On May 4, 2018, the Hawaii Lava Flow Animal Rescue Network (HLFARN) was created and evolved into the Hawaiʻi Animal Kuleana Alliance (HAKA) which has been dedicated to helping the animals of Hawaiʻi Island. Now, three years later, we are coming full circle back to what brought us together in the first place, emergency, and disaster animal rescue.
To celebrate our anniversary, we are delighted to announce our inaugural HAKA Volunteer Emergency Search and Rescue Regiment. We will be sending out invitations in the next few days to our previous volunteers who will be given priority. Next week, we will open the application process to the public on our main HAKA Facebook page , space is limited, so like and follow us for upcoming announcements.
We are also excited to share with you our second project and pilot program in Puna. We are launching an emergency registry for residents with pets and farm animals who may need assistance with evacuating during a natural disaster or emergency. Signing up allows us to prepare for the next disaster by locating residents with animals, organizing transportation, temporary shelter, and animal care during displacement. We were recently awarded a grant from the Puna Strong Resilience Program by the Hawai’i Community Foundation. It has allowed us to jumpstart these projects and we will need to seek additional funding to support and complete training, acquire equipment, and continue logistics for the registry. As a compliment to the registry, we are also creating an emergency volunteer database for people who can help to transport, and temporarily foster displaced animals.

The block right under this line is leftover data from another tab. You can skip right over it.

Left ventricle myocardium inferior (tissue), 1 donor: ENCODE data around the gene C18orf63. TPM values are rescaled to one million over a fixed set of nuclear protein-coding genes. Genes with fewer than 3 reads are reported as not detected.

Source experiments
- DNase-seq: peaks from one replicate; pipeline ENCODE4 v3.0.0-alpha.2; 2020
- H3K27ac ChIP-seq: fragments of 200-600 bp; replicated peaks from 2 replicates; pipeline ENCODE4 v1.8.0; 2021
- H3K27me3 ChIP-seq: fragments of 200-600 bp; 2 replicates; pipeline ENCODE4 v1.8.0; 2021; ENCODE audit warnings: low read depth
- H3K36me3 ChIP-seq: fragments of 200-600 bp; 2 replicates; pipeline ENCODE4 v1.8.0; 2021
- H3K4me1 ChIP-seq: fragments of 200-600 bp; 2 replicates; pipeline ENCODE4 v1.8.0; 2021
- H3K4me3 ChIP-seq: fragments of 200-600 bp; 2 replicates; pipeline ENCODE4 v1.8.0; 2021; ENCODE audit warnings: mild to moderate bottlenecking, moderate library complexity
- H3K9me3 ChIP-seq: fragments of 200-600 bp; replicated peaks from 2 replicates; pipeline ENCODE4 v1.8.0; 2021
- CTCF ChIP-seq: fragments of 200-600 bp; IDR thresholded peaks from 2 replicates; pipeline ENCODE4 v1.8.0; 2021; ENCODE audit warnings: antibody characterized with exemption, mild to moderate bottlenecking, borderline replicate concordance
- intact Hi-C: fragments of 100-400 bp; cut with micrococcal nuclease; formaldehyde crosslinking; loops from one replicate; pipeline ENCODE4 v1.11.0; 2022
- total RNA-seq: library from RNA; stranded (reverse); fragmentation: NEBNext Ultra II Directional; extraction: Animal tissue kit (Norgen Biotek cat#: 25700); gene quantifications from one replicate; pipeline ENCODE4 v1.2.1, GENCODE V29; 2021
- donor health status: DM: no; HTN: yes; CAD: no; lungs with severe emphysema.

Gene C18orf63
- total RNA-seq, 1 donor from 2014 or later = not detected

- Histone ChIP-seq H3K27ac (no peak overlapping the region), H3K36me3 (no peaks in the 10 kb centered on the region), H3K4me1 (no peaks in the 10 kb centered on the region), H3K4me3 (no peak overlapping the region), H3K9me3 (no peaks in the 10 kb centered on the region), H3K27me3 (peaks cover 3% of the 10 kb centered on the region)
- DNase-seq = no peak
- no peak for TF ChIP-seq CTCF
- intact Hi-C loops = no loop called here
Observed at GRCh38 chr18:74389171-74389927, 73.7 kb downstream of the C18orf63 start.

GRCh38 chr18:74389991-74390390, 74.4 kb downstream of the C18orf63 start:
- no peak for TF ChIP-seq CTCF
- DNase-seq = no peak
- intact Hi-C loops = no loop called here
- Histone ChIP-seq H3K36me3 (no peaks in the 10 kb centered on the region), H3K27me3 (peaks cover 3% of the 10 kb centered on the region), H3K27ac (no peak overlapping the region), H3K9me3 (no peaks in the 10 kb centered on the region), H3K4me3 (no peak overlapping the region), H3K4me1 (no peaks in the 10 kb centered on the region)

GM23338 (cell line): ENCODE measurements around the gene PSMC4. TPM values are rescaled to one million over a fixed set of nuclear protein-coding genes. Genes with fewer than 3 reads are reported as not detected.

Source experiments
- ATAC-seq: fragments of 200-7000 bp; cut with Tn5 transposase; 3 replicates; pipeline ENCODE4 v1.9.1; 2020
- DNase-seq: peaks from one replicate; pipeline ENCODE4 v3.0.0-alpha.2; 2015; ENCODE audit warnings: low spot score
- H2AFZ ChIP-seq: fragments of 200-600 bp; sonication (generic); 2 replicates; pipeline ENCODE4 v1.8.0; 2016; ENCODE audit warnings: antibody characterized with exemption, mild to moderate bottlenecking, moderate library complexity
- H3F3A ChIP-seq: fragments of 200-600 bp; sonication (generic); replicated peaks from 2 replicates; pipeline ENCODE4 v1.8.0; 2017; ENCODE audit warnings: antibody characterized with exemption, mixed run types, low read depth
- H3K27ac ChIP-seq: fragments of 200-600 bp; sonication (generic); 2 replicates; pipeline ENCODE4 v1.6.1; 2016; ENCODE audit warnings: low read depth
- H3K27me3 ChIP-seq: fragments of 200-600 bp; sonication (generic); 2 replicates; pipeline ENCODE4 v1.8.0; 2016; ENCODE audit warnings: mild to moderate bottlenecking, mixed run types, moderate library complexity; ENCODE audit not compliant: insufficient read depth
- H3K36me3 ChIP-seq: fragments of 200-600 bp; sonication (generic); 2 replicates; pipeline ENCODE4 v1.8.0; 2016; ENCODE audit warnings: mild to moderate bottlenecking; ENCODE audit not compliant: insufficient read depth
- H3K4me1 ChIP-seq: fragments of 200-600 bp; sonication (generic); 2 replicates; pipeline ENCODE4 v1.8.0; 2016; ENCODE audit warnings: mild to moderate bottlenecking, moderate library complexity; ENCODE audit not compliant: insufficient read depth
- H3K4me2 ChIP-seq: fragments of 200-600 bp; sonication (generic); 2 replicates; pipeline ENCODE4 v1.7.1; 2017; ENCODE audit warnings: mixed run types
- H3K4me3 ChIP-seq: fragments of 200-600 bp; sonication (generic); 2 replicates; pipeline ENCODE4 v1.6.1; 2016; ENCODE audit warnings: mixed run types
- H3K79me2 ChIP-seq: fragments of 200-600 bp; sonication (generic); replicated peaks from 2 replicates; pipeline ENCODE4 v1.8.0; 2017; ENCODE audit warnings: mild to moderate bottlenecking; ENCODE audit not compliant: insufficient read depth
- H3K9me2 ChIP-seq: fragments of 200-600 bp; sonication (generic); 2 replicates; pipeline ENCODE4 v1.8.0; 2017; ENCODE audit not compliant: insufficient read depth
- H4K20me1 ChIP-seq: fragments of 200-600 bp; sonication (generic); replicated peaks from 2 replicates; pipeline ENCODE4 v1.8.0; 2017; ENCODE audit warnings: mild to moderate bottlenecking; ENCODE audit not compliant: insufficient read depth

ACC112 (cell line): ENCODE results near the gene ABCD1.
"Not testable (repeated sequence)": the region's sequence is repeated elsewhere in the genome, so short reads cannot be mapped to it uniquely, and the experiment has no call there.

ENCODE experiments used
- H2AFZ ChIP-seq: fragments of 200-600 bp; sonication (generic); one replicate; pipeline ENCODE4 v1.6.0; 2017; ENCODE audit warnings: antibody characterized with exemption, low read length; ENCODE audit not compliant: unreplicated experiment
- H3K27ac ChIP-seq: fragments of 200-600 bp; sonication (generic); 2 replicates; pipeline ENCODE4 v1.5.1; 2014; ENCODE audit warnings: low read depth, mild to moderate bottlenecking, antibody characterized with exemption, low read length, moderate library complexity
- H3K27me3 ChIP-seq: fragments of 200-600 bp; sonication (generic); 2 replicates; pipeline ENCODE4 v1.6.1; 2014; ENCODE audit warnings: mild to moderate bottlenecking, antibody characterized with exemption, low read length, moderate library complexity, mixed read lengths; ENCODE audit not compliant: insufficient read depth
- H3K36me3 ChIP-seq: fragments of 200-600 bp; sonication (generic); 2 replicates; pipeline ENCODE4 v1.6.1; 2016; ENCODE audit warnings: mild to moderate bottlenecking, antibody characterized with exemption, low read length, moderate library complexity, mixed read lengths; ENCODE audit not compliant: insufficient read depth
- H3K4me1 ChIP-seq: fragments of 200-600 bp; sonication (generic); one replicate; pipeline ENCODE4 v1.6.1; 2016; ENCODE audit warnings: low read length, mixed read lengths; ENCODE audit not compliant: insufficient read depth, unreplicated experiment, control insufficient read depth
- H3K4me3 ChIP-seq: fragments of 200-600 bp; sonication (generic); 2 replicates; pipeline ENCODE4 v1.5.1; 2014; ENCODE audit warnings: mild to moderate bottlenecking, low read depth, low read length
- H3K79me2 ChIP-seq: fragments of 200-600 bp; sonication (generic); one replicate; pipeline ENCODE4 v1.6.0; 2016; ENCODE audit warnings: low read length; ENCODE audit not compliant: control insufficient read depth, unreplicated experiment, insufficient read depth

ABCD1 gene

We are preparing for the next inevitable emergency or natural disaster. In 2018, when Kīlauea erupted and destroyed more than 600 homes and killed many animals. There were no plans in place to rescue animals, so we are planning and preparing to help Hawaiʻi Island residents and their animals. We are raising funds for our training cohort. Our goal is to train and certify 30 volunteers in swiftwater, ropes, and large animal rescue; purchase necessary equipment and personal safety gear for our volunteers. The total cost is $80,000.
We can’t express how important and urgent it is for our community to have emergency animal rescue plans in place and people trained to assist. We don’t want to see another animal fall victim to poor planning and the lack of necessary skills. The funds we raise will support that endeavor. Every dollar gets us closer to our goal, please donate and share. The cost to prepare ourselves and Hawaiʻi Island’s residents and their animals is $80,000.